Those with a serious interest in genre cinema – and writers on the subject – should have on their shelves (if they don’t already) some of the fascinating and idiosyncratic titles from the American company McFarland. For years, this niche publisher has been creatively exploring the byways of genre cinema from noir and crime to science-fiction and horror, and from Westerns to the star system. Not everything has been top drawer in terms of the writing, but McFarland has never produced a less-than-interesting title, and the insights contained in most of their books are both valuable and entertaining. Recent issues include five lively and fascinating titles which — if you are a lover of cinema in a variety of genres (like this writer) — you will find something that both imparts new information and challenges any existing preconceptions you might have.
Gene Blottner’s COLUMBIA NOIR (subtitled A Complete Filmography 1940 – 1962) is in that category and it becomes (at a stroke) an essential purchase for anyone interested in the superbly atmospheric crime movies from the studio. But this study is comprehensive enough to take in not just crime but other subgenres such as the Western and the science-fiction film and even includes coverage of British films. Such classics as In a Lonely Place and Gilda are given due attention, and the analysis by Blottner is always perspicacious. If there is a caveat, it is the fact that the synopses of the film plots are often more comprehensive than the critical analysis – the book would undoubtedly have been more useful had it been the other way round (how necessary are detailed plot synopses?). But it is nevertheless a valuable volume.
As is THE NOIR WESTERN: DARKNESS ON THE RANGE 1943 – 1962 by David Meuel, which is an investigation of the fascinating infiltration of noir tropes into another genre. The darker psychological impulses of the crime film poured into such classics of the American West as Pursued and Blood on the Moon are examined. It would have been an egregious omission if the director of the darkest and most psychologically interesting westerns, Anthony Mann, had not been considered, but Mann is given pride of place with a consideration of such classics as The Naked Spur and Man of the West. Meuel manages to find new insights and areas not previously explored by other writers.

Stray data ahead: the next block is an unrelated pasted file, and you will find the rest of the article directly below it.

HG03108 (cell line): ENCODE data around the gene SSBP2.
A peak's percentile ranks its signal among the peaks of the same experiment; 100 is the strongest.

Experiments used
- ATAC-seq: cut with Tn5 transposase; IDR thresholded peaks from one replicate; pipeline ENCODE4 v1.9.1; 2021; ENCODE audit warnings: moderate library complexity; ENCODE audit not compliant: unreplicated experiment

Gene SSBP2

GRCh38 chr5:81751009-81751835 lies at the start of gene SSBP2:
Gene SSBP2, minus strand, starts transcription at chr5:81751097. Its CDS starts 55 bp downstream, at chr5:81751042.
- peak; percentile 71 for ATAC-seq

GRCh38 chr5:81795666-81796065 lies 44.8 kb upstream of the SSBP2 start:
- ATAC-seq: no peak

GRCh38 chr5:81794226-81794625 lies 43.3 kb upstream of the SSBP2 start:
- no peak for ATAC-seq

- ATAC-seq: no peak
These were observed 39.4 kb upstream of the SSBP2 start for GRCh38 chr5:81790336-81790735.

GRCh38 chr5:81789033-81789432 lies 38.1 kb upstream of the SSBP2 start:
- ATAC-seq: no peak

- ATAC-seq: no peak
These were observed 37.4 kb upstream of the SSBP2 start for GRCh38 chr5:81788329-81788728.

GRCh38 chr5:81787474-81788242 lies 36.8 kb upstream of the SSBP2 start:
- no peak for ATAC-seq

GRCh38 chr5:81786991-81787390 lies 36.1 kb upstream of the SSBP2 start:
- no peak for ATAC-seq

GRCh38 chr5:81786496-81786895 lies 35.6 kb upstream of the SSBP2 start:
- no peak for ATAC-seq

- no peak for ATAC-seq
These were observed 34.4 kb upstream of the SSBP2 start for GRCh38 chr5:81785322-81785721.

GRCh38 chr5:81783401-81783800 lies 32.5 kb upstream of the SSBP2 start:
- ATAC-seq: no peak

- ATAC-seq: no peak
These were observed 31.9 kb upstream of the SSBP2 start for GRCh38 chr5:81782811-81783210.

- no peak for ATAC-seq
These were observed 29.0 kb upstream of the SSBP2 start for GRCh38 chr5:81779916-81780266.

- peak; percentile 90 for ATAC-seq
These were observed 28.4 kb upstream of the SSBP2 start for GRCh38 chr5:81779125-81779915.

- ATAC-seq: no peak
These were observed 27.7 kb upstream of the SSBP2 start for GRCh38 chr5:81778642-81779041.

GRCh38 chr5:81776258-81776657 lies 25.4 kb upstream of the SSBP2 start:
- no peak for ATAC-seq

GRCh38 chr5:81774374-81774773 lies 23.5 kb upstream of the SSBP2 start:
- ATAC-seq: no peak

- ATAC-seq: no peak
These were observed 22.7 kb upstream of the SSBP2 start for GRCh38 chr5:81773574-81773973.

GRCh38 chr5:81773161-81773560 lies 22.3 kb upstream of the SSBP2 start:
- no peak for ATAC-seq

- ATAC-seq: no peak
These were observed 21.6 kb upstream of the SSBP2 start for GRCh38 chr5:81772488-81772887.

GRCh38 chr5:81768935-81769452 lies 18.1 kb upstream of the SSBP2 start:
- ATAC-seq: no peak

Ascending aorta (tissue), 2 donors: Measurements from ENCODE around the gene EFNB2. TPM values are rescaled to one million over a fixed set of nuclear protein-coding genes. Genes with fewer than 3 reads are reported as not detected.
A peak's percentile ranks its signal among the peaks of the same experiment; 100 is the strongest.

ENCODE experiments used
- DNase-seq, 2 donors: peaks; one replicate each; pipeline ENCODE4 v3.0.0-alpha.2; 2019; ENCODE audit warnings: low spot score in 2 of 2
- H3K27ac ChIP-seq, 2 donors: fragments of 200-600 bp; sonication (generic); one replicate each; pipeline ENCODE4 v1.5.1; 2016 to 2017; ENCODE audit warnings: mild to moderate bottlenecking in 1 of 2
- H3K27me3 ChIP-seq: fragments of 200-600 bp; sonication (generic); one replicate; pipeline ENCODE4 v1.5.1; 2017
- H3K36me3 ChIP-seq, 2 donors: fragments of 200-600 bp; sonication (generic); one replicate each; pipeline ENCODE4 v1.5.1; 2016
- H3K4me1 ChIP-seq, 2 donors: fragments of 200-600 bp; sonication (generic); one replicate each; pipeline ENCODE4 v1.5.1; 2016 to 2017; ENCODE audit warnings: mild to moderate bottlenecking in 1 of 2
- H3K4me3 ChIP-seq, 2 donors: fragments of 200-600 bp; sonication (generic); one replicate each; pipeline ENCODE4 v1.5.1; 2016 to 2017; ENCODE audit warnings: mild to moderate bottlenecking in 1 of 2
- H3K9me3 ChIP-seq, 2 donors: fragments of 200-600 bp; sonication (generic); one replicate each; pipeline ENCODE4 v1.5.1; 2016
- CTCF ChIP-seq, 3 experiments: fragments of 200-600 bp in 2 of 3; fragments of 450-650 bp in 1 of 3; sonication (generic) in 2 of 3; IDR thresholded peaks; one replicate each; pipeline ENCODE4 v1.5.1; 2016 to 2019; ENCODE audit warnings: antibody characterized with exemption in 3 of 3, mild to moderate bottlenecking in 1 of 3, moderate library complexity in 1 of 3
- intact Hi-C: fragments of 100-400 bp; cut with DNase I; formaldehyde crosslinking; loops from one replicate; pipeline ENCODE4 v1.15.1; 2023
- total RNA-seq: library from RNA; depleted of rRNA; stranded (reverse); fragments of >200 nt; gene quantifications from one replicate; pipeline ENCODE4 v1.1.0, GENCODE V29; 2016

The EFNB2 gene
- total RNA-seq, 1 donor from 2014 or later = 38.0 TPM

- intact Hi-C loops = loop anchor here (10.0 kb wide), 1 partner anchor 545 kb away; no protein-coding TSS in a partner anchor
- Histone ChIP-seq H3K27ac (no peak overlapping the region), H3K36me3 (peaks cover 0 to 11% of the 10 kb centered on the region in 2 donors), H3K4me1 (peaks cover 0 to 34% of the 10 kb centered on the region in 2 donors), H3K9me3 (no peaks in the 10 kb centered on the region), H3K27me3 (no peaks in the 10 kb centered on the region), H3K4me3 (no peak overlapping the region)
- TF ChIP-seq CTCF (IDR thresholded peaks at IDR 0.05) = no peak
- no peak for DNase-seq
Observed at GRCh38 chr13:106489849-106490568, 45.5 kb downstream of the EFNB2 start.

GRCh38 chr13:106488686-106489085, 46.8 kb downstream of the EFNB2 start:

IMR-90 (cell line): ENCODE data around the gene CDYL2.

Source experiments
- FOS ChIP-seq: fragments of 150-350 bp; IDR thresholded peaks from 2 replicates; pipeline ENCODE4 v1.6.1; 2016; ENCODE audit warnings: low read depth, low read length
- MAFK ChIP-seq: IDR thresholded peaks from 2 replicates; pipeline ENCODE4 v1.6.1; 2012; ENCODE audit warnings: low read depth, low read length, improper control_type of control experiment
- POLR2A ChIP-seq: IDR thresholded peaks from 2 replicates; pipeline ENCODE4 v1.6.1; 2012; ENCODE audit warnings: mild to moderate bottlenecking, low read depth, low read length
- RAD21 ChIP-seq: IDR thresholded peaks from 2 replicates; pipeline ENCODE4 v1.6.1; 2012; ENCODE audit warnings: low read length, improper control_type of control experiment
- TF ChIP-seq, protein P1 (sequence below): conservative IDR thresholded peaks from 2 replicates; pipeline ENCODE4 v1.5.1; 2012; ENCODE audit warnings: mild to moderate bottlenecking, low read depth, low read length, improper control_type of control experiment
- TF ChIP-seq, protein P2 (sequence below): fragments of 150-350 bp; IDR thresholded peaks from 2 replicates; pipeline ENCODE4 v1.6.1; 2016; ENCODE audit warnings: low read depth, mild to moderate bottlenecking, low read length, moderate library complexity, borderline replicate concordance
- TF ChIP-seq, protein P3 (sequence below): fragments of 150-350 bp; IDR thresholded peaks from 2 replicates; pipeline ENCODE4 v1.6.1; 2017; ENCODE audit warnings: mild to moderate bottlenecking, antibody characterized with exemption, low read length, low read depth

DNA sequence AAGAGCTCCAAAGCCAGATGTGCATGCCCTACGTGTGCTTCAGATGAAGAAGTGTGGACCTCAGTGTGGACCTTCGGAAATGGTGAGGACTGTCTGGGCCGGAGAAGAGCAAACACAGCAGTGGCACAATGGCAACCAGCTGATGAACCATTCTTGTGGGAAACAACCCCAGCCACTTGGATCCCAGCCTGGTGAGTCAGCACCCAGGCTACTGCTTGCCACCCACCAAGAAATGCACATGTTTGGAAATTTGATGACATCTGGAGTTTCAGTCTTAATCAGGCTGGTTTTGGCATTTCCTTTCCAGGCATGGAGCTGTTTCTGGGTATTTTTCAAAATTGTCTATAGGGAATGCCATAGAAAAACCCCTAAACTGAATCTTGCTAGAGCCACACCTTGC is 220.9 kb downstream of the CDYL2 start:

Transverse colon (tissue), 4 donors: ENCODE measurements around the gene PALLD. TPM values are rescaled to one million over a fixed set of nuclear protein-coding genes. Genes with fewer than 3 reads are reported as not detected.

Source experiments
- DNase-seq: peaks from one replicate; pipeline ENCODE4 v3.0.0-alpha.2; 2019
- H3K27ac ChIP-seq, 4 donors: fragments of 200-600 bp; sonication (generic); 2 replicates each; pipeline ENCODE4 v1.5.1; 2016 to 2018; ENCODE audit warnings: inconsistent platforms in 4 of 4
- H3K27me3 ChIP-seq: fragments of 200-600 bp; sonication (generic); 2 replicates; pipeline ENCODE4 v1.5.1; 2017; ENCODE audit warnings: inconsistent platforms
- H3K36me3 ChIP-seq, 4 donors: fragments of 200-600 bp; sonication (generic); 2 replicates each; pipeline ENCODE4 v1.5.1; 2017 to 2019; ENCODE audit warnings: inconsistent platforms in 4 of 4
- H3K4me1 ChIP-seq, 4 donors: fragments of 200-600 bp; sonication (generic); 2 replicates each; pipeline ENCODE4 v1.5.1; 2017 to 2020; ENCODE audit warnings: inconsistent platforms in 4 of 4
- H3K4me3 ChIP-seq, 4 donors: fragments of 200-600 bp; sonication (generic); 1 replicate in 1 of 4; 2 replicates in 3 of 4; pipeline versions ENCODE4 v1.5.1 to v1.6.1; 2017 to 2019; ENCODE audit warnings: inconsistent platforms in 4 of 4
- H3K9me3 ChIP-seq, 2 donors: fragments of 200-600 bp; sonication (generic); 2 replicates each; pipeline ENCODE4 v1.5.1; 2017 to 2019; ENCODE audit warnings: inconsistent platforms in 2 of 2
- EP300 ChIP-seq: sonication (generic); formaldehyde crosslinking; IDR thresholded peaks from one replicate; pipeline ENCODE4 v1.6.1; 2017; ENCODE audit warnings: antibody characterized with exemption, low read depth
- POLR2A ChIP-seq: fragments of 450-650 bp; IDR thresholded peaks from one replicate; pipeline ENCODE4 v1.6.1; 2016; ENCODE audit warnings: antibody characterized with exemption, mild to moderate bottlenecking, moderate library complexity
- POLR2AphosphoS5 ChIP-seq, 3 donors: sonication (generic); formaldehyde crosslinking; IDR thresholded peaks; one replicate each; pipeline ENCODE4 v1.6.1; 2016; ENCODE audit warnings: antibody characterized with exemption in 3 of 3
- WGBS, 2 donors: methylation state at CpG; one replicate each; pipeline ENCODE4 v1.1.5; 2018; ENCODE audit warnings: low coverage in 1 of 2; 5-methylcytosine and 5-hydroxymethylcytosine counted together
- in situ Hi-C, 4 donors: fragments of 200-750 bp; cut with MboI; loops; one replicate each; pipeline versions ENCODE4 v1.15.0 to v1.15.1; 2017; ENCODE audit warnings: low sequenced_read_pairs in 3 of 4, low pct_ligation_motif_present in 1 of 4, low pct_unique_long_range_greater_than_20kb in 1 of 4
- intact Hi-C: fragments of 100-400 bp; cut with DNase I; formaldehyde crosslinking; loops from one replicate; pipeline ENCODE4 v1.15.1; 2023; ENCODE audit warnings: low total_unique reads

A subject that this writer has made something of a speciality of is Italian genre cinema, so a particular favourite for me in this current batch of McFarland titles is Roberto Curti’s ITALIAN GOTHIC HORROR FILMS, 1957 – 1969. When I began to write about this field, considerations of the work of Italian directors were relatively sparse (although the brilliant Mario Bava was already enjoying a great deal of attention); but the net (in terms of appreciation) is thankfully being spread wider these days, and Curti’s book is a utilitarian addition to the field, including considerations of such interesting directors as Riccardo Freda and Antonio Margheriti.
But McFarland is nothing if not eclectic in its approach to the cinema, and Matthew Coniam’s THE ANNOTATED MARX BROS is an invaluable guide to some of the most surrealistic comedies ever produced in Hollywood – and the book is particularly useful in explaining many of the then-contemporary (now mystifying) references which would be lost on a modern audience.
Finally, THE 21ST-CENTURY SUPERHERO (edited by Richard J GrayII and Betty Kaklamanidou) is more overtly aimed at the academic audience, but demonstrates that the caped crimefighter is quite as ripe a subject for analysis as the most provocative themes as any other genre. Tackling such subjects as patriarchy in the X-Men films and notions of good and evil in Batman Begins and The Dark Knight. This is a stimulating companion to the genre which now rules the cinema.
The above titles are all published in paperback by McFarland